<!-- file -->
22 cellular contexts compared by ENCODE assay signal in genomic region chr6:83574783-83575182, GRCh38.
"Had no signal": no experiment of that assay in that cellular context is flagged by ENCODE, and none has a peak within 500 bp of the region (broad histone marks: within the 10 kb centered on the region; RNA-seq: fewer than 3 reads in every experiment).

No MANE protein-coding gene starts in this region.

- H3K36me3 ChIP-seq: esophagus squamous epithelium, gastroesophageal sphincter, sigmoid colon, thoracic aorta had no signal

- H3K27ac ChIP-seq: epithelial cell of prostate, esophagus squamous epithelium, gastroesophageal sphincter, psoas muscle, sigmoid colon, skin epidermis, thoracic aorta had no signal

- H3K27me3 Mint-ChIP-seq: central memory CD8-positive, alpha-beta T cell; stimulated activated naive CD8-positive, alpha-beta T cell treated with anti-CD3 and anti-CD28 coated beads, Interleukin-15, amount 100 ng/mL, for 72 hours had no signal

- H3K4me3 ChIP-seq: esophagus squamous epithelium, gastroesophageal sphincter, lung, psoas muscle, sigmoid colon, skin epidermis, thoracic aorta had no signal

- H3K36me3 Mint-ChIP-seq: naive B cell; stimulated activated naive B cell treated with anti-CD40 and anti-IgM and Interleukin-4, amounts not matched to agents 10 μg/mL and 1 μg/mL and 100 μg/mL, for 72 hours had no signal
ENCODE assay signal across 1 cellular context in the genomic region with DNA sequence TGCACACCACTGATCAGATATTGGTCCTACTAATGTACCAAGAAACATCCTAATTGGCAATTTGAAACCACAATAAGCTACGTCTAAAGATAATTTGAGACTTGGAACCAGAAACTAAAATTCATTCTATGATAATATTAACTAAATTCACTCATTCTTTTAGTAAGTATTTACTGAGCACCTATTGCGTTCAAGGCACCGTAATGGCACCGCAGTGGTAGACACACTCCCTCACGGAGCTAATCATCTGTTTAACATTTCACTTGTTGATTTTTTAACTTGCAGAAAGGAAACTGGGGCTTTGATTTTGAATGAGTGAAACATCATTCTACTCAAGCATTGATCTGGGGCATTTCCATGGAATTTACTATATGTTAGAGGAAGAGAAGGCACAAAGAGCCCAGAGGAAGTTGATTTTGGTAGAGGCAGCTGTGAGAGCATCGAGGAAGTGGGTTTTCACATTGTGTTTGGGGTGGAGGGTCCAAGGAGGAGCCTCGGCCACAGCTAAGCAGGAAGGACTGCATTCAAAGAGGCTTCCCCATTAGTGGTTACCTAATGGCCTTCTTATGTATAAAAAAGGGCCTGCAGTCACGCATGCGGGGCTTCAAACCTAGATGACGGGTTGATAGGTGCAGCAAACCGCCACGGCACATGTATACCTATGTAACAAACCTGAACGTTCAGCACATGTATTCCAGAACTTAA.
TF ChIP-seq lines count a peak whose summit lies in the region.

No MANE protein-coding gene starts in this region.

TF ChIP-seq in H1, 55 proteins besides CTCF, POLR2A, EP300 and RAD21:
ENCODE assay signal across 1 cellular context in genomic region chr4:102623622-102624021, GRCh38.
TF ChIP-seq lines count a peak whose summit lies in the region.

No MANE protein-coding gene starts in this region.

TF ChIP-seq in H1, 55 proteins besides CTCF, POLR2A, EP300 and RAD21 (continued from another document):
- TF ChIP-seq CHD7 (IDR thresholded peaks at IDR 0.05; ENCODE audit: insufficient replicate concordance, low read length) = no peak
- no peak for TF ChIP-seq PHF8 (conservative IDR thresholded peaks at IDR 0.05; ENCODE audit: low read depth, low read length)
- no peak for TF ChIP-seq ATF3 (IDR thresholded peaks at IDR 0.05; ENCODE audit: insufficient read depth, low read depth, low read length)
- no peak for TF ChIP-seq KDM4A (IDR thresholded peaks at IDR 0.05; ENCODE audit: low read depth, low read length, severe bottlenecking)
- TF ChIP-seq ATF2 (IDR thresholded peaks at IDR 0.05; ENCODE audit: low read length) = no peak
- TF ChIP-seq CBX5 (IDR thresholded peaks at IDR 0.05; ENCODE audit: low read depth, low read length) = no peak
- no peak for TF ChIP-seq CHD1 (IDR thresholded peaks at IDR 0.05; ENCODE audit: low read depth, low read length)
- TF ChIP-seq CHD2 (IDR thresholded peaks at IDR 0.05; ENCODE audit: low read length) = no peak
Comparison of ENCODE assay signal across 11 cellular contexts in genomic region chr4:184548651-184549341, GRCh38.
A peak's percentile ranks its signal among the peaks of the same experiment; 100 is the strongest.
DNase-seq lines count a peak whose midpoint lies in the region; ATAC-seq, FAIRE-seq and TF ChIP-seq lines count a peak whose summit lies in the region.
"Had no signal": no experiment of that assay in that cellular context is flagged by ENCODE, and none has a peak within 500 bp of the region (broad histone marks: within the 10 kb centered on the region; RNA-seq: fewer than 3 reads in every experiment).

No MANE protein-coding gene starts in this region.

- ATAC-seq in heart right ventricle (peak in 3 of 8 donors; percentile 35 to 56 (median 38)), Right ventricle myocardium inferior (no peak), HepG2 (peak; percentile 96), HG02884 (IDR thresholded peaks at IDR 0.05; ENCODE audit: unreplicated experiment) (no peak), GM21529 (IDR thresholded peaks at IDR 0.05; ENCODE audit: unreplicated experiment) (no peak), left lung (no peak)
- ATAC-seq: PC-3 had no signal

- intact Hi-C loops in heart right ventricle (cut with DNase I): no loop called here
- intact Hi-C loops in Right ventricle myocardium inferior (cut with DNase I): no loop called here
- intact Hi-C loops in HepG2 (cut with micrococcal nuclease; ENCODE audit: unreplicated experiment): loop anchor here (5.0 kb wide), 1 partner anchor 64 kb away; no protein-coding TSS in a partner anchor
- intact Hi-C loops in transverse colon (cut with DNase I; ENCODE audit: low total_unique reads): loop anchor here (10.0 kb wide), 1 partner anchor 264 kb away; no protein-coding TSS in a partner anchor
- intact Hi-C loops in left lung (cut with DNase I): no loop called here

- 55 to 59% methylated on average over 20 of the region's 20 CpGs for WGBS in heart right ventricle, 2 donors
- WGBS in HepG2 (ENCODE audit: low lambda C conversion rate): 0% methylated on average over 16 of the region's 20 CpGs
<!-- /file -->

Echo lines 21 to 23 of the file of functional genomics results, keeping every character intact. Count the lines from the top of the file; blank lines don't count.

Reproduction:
- TF ChIP-seq ATF2 (IDR thresholded peaks at IDR 0.05; ENCODE audit: low read length) = no peak
- TF ChIP-seq CBX5 (IDR thresholded peaks at IDR 0.05; ENCODE audit: low read depth, low read length) = no peak
- no peak for TF ChIP-seq CHD1 (IDR thresholded peaks at IDR 0.05; ENCODE audit: low read depth, low read length)